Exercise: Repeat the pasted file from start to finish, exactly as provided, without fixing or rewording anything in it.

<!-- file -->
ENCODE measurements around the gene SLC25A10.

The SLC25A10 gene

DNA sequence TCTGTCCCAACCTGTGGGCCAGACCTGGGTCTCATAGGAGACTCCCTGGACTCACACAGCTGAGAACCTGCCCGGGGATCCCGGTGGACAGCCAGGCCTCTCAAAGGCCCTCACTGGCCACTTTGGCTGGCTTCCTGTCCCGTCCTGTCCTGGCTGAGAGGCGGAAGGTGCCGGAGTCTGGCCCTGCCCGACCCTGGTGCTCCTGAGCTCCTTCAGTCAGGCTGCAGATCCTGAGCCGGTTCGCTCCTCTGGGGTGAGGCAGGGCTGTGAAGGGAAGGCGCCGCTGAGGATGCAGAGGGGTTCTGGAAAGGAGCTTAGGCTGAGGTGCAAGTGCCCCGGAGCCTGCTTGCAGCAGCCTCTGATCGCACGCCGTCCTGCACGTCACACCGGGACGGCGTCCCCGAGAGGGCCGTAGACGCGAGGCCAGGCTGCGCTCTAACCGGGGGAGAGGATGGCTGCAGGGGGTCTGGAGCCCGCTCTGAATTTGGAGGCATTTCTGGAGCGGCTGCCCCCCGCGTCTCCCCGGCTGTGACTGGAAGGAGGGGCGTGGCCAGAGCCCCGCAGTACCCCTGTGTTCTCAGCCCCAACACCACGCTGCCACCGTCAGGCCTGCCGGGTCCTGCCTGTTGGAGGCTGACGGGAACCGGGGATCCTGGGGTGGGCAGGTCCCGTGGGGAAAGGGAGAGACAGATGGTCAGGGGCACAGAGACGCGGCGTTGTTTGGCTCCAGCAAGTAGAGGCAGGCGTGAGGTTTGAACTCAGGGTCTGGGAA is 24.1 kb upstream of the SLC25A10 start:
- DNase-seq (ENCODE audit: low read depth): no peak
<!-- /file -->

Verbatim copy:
ENCODE measurements around the gene SLC25A10.

The SLC25A10 gene

DNA sequence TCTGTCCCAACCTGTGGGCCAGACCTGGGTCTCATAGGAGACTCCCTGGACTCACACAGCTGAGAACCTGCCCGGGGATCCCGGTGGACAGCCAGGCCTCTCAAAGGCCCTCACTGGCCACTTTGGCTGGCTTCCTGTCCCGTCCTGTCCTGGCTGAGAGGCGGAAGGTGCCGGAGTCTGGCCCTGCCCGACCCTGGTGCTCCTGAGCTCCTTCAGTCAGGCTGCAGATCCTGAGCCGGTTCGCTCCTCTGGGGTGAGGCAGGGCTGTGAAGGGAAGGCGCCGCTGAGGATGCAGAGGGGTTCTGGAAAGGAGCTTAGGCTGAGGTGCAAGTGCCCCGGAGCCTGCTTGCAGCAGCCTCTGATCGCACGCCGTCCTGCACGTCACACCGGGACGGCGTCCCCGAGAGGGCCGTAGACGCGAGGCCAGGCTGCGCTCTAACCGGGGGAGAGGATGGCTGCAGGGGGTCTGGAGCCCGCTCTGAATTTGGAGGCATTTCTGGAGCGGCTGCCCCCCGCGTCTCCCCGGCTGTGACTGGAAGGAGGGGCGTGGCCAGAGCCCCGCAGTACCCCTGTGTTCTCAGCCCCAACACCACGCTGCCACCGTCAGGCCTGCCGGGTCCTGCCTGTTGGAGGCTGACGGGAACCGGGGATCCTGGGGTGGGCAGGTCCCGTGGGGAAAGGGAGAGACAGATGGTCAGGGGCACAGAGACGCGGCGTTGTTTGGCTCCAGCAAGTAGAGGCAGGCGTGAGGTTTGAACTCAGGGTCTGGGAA is 24.1 kb upstream of the SLC25A10 start:
- DNase-seq (ENCODE audit: low read depth): no peak